A Review Of
The Black Order #4 of 5
Writer: Derek Landy
Penciler: Philip Tan
Inker: Marc Deering with Scott Hanna, Guillermo Ortego & Le Beau Underwood
Colorist: Jay David Ramos
Cover Artist: Inhyuk Lee
Editor’s Note: The opinions expressed herein are purely the opinions of the author of this article and do not necessarily reflect the official opinions of CosmicBookNews. Timelord regularly reviewed the 2007 “Nova” and 2008 “Guardians of the Galaxy” series with his reviews directly sent to the books’ editors and creators. Timelord’s reviews have been quoted by Marvel in cover blurbs, press reviews, and solicits.
The Black Order were Thanos’ Generals. They are on a mission to bring Thanos back to life. This mini-series is the story of the beginning of their mission – essentially a prequel to the events unfolding in The Guardians of the Galaxy concurrently running series.
Landy is clearly what Marvel Cosmic has been lacking since Marvel unwisely terminated DnA – a writer who is also a Cosmic fan. He weaves an exciting, fast-paced, action-oriented story that will delight most true Cosmic fans. I was very pleased to see that he takes the story and characters seriously and completely avoids the goofball take on Cosmic started by James Gunn in the MCU and carried on by Bendis, Loeb, et al in the comic book universe once DnA departed. It is quite simply refreshing to see the Cosmic characters treated with the same degree of seriousness and respect that the street-level Earthbound characters in the MU regularly enjoy.
It is often challenging for writers to weave a story where the villains are the main characters. After all, The Black Order’s mission is to essentially bring back into the universe one of the universe’s apex villains, Thanos. It’s nearly impossible to root for their success or to in any way like or sympathize with them. That’s why villains are so often written so one-dimensionally. Landy manages to really flesh out each character. He brings uniqueness and nuance to each – showing us different personalities by exploring a character’s inner dialog and/or back story rather than the lazy writing approach of simply differentiating one villain from another according to what super-power they wield. That really held my interest and made me want to learn more about each of these villains – deplorable as they and their mission are.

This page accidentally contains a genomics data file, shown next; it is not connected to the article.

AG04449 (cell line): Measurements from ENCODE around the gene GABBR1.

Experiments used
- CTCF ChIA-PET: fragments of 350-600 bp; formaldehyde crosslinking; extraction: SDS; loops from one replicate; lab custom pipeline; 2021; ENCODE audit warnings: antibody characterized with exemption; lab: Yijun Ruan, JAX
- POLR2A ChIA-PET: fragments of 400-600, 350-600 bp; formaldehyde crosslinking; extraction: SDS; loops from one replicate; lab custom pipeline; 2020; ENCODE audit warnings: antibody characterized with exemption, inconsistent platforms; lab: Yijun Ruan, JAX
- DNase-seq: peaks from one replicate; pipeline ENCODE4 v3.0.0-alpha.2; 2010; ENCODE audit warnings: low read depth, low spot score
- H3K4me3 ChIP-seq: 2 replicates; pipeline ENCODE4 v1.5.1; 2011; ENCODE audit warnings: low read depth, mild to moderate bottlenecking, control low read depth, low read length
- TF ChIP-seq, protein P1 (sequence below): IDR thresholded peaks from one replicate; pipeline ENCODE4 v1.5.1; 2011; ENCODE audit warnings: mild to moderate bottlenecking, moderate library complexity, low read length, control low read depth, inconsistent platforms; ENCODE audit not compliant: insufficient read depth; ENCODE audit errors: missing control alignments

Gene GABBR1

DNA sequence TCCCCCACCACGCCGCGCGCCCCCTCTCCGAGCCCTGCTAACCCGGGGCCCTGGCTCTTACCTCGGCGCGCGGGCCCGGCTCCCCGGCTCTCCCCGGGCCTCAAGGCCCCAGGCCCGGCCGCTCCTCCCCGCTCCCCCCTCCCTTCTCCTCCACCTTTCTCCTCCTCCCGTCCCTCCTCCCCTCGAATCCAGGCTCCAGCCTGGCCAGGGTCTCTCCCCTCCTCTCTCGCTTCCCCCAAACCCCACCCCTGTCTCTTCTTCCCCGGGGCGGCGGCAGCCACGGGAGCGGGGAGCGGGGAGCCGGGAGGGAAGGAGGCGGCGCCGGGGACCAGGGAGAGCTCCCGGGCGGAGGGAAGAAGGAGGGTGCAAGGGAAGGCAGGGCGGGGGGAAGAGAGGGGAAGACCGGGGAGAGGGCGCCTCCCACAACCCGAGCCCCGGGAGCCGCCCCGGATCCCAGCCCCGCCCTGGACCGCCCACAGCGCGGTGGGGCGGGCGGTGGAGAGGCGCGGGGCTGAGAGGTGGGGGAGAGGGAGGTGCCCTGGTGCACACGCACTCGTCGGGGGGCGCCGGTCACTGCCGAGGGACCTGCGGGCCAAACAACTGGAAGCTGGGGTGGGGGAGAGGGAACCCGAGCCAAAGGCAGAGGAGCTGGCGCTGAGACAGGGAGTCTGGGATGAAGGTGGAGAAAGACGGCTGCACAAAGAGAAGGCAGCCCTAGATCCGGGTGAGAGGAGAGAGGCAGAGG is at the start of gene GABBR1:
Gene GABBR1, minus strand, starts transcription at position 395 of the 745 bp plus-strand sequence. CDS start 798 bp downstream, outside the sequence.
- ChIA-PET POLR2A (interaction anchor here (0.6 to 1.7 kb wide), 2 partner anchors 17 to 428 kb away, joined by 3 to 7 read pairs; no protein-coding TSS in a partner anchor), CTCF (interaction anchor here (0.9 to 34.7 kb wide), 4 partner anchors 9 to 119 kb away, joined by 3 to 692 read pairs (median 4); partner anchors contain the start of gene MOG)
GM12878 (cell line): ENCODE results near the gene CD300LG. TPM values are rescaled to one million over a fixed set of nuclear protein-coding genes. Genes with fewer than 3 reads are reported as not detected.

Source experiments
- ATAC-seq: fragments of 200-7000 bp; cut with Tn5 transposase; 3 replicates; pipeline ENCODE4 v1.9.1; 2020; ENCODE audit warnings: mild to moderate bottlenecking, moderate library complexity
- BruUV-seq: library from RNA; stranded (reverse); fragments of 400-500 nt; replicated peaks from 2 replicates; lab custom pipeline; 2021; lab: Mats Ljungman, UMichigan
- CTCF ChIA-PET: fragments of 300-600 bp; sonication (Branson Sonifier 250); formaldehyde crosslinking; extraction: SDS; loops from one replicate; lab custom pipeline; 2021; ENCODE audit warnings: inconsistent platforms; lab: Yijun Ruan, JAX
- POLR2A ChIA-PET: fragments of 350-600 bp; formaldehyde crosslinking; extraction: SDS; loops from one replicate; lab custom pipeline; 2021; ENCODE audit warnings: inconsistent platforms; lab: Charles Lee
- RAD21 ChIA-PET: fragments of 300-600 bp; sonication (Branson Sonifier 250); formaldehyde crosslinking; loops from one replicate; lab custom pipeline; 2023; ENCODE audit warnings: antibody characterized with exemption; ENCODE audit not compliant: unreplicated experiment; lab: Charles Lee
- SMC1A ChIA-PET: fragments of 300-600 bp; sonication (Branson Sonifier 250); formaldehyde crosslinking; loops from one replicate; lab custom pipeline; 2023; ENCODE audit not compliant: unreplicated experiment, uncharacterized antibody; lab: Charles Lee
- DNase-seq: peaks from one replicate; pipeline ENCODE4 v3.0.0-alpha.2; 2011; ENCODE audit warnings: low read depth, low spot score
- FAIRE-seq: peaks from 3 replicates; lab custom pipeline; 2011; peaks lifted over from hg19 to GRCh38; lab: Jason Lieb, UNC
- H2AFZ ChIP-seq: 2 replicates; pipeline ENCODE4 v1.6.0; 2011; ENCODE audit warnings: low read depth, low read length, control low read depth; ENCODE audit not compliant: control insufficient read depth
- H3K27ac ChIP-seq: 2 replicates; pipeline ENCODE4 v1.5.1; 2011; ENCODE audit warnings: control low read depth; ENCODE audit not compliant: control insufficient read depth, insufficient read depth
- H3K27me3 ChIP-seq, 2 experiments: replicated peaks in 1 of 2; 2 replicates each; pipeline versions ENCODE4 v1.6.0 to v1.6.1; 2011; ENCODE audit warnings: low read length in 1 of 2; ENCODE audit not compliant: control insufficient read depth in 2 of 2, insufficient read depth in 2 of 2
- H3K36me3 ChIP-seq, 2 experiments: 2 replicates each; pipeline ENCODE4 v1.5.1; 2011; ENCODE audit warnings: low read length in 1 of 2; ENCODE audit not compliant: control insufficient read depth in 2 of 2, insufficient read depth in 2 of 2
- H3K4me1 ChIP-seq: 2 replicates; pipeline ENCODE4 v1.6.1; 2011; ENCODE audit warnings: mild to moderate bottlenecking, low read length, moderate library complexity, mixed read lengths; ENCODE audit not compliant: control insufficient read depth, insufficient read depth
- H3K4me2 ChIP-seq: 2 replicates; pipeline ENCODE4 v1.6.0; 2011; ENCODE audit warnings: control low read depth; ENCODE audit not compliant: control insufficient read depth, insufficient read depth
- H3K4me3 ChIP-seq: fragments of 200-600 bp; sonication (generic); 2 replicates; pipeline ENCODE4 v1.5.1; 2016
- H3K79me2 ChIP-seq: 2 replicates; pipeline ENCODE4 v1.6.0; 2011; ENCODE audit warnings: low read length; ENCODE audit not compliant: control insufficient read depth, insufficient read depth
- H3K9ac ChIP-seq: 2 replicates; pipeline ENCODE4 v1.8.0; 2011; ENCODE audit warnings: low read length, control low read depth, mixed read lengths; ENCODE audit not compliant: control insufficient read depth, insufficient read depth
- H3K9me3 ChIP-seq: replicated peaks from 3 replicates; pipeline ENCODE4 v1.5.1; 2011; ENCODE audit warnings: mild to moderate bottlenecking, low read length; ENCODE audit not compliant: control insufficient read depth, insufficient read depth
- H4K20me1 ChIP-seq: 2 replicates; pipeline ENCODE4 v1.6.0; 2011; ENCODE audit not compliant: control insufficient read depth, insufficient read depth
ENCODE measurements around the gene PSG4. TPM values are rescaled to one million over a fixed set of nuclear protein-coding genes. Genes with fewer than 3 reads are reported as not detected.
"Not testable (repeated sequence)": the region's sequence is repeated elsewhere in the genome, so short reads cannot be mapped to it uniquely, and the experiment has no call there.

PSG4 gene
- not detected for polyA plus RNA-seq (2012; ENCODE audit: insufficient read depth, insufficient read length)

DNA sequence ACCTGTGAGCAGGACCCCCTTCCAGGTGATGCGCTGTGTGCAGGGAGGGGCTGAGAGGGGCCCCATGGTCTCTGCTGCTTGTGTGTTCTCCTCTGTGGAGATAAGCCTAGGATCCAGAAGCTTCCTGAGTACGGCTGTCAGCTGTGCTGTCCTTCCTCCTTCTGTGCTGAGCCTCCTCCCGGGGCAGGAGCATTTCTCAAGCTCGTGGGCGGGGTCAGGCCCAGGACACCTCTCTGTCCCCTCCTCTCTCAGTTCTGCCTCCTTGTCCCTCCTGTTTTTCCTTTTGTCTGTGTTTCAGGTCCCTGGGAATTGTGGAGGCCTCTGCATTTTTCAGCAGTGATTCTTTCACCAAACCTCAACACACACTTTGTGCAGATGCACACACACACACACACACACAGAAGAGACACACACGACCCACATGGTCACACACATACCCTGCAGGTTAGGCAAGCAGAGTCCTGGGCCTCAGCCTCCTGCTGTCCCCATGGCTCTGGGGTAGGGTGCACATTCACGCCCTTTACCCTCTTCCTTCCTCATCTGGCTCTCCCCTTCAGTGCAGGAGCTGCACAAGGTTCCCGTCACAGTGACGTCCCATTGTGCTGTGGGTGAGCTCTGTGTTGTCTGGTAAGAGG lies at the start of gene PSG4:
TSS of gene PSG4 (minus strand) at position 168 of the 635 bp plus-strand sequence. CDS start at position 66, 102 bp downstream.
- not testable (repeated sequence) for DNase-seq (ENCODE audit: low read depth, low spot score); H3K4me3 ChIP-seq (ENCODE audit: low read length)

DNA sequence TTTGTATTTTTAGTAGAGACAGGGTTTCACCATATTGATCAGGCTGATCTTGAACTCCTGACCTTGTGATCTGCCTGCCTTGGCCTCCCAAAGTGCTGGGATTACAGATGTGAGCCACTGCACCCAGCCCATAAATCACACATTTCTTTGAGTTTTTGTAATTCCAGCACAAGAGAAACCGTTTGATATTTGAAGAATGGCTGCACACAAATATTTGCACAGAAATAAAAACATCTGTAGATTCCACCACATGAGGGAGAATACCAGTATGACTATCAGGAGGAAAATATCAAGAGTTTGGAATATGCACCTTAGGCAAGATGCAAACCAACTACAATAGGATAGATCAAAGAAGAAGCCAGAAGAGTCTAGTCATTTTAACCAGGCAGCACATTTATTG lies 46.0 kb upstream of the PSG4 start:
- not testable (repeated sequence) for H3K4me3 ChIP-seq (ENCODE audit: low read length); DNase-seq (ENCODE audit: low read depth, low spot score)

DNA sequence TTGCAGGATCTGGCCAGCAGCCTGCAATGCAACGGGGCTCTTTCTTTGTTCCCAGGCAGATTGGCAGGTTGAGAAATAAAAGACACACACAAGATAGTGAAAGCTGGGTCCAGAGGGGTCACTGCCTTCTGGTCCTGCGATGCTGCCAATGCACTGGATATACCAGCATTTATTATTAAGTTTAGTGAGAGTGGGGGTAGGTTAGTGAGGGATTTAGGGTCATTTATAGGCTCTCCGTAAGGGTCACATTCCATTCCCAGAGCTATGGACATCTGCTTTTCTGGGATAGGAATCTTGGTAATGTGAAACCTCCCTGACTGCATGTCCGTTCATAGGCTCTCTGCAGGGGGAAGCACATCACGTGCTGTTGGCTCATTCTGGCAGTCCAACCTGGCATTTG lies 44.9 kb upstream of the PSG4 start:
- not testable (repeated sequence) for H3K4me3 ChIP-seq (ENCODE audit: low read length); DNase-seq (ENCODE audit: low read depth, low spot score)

In an interesting twist, my favorite hero (as some of you know – lol), Nova, guest stars in this issue as a villain – having been enslaved and turned to villainous purposes by the events of the prior issue of this mini-series. Again, Landy manages to capture Rich Rider’s personality or swagger better than anyone since DnA. He is clearly aware of Rich’s history – with Rich making oblique reference to the events of Annihilation: Conquest as he struggles to remain as heroic as possible despite being under mind control of another. Impressive. I hope Landy is also a Rich Rider Nova fan, because if this is representative of his take on the character, I’d like to see more. We need writers who are true Cosmic fans to save the Cosmic characters from this stupid notion that all Cosmic should be written as farce simply because the stories are set in space.
Lee’s cover art is amazing! I prefer the more photo-realistic-oriented comic book art and Lee has produced one of the best fight scenes featuring Nova that I’ve seen since the DnA years when Granov was producing his incredible cover art. The story art and coloring by Tan, Deering, and Ramos were also very well done.
I once told Tom Brevoort that I looked forward to the day when Alonso’s, Bendis’, and Loeb’s tenure on Marvel Cosmic would just be a bad memory. Of course, he didn’t like that comment and told me so. But now, with the passage of time, Alonso, Bendis, and Loeb are just bad memories. As long as no one comes along to repeat what they did, maybe Marvel Cosmic will have a bright future. If Landy’s work is representative of a new era in Marvel Cosmic, I’m cautiously optimistic.
-Article Author: Timelord